I didn’t know how to end this entry so I pulled a Chiji processing card: the parachute.
First thought was, haha no one is coming to rescue me from this. Second thought: I can jump. I was about to end this entry by talking about that one point I won today in the battle of me vs. myself. Those of you familiar with internal family systems therapy1 know where I’m going with this. Which one is the Manager, the Firefighter, or the Exile? I suppose I can engage with this ‘Parachute Part’ as the part that will support me rather than fight me when I take risks.
1If you consider your thoughts, emotions, urges, and impulses to be coming from an inner landscape that’s best understood as a kind of internal family, populated by sub-personalities, many of whom are childlike and are suffering, then it makes more sense to take that next step of comforting and holding these inner selves rather than just observing and objectifying them. https://www.psychotherapynetworker.org/blog/details/651/going-beyond-mindfulness-with-internal-family-systems
Final thoughts and actions
I feel weak today. I know that’s okay, but I don’t think it’s okay for me. I’m going to keep working through All About Love, though. If you haven’t read any bell hooks before, it might be time. Her writing is life-giving, critical, and kind.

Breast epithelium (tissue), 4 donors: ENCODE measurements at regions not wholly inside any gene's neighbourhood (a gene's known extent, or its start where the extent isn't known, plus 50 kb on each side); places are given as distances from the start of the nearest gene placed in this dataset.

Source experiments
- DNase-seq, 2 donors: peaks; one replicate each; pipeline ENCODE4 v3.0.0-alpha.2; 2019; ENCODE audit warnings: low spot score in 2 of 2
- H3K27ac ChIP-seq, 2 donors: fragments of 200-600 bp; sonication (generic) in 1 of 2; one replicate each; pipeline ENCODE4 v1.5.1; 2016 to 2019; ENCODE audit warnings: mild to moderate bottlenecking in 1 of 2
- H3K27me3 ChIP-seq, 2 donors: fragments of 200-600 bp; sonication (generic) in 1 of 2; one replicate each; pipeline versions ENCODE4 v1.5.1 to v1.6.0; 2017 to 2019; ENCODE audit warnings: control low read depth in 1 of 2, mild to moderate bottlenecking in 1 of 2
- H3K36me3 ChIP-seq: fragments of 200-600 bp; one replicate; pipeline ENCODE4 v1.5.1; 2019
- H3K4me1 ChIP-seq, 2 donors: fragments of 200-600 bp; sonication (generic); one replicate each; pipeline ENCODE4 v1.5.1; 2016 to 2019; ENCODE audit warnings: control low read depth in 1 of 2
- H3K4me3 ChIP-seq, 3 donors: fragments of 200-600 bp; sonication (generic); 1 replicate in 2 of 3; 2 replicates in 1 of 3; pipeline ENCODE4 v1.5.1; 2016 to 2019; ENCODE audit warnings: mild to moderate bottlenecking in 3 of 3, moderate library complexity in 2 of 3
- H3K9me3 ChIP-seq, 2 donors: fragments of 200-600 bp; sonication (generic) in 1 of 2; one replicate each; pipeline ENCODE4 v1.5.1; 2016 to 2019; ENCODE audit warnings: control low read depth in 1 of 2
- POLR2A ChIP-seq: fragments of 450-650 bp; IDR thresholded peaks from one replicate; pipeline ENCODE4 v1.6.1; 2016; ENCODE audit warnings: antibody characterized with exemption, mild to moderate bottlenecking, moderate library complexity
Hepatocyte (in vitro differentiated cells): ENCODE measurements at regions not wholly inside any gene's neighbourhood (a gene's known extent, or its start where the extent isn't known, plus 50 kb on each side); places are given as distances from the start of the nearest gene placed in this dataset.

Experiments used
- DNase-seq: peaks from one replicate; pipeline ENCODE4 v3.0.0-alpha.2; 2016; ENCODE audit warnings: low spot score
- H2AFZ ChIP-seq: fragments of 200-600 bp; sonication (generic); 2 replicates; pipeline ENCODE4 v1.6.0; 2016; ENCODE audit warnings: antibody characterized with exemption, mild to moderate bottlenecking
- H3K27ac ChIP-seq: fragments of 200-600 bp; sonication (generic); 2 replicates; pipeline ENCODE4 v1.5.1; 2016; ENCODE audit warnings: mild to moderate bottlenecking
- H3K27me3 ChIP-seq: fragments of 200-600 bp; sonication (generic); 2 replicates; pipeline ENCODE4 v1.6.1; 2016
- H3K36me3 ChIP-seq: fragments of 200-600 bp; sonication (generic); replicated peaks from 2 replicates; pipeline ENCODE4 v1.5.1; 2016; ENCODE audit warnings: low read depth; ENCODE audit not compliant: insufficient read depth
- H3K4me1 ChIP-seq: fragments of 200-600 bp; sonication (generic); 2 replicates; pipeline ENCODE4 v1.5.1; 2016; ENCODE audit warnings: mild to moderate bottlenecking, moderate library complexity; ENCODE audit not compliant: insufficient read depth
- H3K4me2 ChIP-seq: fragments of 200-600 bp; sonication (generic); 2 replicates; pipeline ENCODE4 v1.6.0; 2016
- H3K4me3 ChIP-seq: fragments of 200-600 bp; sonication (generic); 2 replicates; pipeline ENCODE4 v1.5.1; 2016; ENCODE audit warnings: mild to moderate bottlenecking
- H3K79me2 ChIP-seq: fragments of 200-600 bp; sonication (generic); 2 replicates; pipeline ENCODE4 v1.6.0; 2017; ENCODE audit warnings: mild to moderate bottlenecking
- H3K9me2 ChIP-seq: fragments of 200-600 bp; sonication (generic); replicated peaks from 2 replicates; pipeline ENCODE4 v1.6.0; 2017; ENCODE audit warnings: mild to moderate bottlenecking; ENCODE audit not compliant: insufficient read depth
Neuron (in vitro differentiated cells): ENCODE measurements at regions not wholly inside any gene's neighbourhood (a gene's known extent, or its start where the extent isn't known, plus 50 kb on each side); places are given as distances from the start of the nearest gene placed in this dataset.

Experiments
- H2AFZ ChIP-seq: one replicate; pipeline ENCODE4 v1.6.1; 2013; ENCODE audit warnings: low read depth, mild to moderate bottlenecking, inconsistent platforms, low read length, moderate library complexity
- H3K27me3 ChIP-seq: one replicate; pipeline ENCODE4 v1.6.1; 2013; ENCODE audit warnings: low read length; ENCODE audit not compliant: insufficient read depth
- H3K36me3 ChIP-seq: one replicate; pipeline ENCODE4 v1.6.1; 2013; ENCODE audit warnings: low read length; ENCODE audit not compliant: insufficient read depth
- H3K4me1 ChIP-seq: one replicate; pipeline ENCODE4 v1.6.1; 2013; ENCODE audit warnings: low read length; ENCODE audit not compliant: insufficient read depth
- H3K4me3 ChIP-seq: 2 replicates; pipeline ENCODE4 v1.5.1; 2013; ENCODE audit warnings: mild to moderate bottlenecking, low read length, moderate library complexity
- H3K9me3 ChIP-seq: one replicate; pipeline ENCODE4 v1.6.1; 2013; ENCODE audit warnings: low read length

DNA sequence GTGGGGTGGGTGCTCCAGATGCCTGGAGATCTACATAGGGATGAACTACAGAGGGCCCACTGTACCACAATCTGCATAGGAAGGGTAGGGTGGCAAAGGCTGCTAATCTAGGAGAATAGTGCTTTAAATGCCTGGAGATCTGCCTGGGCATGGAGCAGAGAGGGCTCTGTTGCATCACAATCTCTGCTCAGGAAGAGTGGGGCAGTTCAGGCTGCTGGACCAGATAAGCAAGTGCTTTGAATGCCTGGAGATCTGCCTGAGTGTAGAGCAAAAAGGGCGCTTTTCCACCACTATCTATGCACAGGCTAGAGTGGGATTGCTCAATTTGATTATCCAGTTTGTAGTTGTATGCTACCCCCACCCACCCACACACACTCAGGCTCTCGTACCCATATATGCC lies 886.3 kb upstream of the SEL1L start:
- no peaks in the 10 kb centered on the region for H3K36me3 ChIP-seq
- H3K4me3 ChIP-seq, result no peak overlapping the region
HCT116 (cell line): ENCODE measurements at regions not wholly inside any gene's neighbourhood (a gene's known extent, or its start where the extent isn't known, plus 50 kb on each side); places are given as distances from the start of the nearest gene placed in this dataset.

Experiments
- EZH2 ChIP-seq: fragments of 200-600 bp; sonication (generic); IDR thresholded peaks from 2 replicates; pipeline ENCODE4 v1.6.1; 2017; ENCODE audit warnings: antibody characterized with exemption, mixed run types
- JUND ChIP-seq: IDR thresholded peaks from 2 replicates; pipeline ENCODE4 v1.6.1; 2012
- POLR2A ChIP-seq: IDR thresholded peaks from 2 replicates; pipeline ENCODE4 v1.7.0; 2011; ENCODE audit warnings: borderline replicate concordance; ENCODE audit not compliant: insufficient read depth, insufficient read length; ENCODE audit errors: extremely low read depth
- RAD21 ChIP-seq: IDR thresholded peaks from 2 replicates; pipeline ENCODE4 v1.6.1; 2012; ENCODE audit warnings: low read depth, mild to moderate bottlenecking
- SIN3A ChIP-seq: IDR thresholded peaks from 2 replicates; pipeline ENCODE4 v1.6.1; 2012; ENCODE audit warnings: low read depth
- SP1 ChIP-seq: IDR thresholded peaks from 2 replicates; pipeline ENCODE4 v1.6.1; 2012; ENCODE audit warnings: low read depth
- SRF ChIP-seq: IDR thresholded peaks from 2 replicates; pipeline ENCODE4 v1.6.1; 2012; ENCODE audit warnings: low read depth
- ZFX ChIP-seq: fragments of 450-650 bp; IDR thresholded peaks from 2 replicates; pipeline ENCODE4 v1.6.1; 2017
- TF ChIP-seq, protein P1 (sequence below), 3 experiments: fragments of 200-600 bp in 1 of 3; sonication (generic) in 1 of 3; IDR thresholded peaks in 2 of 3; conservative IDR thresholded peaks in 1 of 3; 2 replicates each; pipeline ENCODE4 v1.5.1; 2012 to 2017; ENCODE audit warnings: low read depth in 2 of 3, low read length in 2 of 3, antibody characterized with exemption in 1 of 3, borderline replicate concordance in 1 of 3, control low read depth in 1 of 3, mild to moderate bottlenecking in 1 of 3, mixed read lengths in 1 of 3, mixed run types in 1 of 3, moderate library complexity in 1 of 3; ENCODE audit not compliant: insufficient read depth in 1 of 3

If you want to buy the book, check out an independent bookstore in your area. Please do not give any more of your money to Jeff Bezos, he does not have the right to your money and he does not deserve to richer than any human on earth.
Even better, support Black-owned bookstores. Refinery 29 posted a helpful guide to finding Black-owned bookstores in your state if you’re not sure where to go.
If you can’t afford a book right now, check out your local library. I’m in Colorado Springs and a quick search on Pikes Peak Library District’s site showed that it’s available on ebook. So, depending on your area, you may not even have to wait for your public library system to be open to start reading.
June 1, 2020